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Just before the holidays, REEF was saddened to learn of the passing of long-time volunteer and friend, Chile Ridley of Bonaire. Our thoughts are with his family and friends, especially his wife, Linda. The following article by Buddy Stockwell was published in the Caribbean Compass.

"On December 16, 2007 , the Cruising Community, the Island of Bonaire, and Mother Earth all lost one of their most wonderful, talented, and trusted friends. Edward Alton Ridley, known to all as " Chile" Ridley, took his own life at the age of 58. Chile was born in Valentine, Texas, and had battled the disease of depression all of his life. He is survived by his wife, Linda Ridley of Marfa, Texas . The Ridley's began their Cruising life aboard their Valiant 42 "Natural Selection" by departing Galveston in 1998 and sailing to St. Petersburg, Florida , where their new Valiant was part of the 1998 boat show. Thereafter, they cruised down the Eastern Caribbean , finally arriving in Bonaire five years later on Valentine's Day of 2003. As avid SCUBA divers, both Chile and Linda instantly fell in love with Bonaire and remained there as residents living aboard "Natural Selection." Chile was Manager of Bonaire's Capture Photo and also worked as a Dive Master. Most important, he was an indispensable volunteer for environmental organizations such as REEF, STINAPA and the Bonaire Seaturtle Conservation Project. Chile completed 300 Level 5 surveys for REEF, collected hundreds of amazing underwater images on film, and completed almost 2,000 dives. Chile's "True Grit" Texas spirit, fine character, and exceptional skills combined to make him an unflagging Champion of the environment like no other. Loved by all, Chile was not just a gentleman but a gentle man, always willing to lend a hand and always the first to volunteer. He will be missed by all who knew him, including all of the beautiful sea creatures of Bonaire that he loved so well and fought so hard to protect. The family asks that in lieu of cards or flowers, donations should be made in his name to support the Sea Turtle Conservation Project by visiting https://www.supportbonaire.org or to www.REEF.org for the fish survey projects."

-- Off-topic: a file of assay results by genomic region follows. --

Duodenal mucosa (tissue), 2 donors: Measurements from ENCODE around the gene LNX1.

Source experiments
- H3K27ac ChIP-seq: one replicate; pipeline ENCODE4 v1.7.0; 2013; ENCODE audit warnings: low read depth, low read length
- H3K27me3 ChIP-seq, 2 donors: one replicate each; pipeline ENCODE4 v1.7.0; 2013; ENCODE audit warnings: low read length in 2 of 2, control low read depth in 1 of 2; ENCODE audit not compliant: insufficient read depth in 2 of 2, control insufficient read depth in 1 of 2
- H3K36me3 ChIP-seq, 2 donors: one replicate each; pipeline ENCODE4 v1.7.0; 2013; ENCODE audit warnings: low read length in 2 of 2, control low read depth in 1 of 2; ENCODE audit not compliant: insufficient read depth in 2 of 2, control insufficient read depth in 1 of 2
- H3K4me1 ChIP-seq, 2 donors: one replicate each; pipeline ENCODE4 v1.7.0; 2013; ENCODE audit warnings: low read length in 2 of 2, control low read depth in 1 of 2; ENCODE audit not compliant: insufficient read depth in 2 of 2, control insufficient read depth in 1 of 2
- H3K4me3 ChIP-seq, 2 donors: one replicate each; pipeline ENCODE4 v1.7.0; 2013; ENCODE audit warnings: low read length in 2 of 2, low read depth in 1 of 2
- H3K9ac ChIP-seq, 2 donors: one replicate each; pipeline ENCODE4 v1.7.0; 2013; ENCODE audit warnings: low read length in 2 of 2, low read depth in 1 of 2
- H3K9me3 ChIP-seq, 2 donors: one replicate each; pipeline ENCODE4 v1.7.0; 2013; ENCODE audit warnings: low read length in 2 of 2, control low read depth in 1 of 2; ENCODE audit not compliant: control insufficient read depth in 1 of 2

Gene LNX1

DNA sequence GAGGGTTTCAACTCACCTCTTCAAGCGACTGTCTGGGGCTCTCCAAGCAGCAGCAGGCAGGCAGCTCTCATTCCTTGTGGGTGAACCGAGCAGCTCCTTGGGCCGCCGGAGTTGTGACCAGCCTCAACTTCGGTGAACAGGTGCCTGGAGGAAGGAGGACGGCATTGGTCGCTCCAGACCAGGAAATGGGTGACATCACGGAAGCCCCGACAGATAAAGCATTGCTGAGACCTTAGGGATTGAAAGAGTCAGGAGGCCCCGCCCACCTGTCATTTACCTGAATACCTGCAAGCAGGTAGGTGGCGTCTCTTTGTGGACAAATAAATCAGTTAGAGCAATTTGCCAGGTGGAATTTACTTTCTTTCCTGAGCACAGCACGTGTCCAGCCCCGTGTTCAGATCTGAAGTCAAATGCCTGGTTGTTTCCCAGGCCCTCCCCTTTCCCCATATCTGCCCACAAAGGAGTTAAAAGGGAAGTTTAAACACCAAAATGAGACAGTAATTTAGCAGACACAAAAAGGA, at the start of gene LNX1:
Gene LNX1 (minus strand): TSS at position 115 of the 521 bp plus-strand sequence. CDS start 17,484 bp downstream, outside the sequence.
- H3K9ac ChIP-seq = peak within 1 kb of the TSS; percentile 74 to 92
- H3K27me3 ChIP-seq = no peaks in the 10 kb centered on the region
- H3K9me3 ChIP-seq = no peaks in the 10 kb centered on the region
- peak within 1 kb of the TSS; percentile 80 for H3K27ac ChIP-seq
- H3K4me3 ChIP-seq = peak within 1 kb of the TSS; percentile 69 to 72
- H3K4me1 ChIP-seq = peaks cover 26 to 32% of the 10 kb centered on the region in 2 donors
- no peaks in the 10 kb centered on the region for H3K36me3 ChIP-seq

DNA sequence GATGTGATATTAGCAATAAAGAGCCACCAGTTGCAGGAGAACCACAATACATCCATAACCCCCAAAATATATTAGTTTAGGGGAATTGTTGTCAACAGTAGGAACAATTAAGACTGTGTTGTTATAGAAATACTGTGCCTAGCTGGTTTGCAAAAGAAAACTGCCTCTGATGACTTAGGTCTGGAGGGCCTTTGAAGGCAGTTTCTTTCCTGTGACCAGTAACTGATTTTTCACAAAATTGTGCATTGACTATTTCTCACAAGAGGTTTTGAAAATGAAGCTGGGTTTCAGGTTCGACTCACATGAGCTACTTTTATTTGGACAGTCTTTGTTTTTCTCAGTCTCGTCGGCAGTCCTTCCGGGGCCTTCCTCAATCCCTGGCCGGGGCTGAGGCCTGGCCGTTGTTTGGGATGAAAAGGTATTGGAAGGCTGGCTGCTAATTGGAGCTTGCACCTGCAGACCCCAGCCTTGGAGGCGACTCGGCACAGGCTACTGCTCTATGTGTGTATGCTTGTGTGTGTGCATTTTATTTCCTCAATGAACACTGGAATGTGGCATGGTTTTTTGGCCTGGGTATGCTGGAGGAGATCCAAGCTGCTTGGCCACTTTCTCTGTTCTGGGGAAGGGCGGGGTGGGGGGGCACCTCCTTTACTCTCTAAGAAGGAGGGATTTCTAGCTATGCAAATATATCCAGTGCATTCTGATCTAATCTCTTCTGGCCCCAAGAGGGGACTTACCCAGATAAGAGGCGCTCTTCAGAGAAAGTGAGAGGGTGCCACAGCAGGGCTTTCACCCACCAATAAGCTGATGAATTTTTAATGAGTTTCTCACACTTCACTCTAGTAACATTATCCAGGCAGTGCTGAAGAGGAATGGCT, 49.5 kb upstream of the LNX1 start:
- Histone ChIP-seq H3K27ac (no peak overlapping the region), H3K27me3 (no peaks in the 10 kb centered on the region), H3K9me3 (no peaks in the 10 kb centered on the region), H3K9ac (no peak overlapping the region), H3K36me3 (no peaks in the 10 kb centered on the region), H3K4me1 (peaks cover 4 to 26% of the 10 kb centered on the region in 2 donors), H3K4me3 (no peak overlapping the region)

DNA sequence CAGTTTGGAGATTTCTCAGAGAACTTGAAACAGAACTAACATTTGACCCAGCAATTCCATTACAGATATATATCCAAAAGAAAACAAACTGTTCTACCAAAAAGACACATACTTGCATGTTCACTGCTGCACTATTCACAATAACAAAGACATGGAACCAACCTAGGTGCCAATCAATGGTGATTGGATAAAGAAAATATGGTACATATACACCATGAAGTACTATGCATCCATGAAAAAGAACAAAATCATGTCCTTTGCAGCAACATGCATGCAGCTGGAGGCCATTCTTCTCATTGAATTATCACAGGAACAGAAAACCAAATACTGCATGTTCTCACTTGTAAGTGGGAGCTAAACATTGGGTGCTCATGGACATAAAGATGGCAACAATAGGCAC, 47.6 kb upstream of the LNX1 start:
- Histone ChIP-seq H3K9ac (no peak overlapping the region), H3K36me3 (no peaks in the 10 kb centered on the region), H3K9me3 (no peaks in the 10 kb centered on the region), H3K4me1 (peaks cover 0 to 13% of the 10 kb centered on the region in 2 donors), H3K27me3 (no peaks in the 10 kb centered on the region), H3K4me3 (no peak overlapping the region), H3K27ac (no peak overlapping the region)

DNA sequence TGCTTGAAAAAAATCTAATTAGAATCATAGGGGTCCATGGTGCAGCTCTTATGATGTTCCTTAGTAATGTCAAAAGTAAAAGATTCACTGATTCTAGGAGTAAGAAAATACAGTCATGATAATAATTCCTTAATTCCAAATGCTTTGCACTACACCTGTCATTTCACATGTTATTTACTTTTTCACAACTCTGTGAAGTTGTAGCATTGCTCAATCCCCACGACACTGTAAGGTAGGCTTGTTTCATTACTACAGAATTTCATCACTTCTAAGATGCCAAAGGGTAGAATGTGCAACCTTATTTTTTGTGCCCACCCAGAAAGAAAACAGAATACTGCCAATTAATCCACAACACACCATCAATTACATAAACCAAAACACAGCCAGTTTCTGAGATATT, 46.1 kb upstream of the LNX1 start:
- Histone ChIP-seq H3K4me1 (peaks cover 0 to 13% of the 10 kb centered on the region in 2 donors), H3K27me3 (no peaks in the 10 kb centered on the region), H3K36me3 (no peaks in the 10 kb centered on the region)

New England Online Data Entry Teased Apart from TWA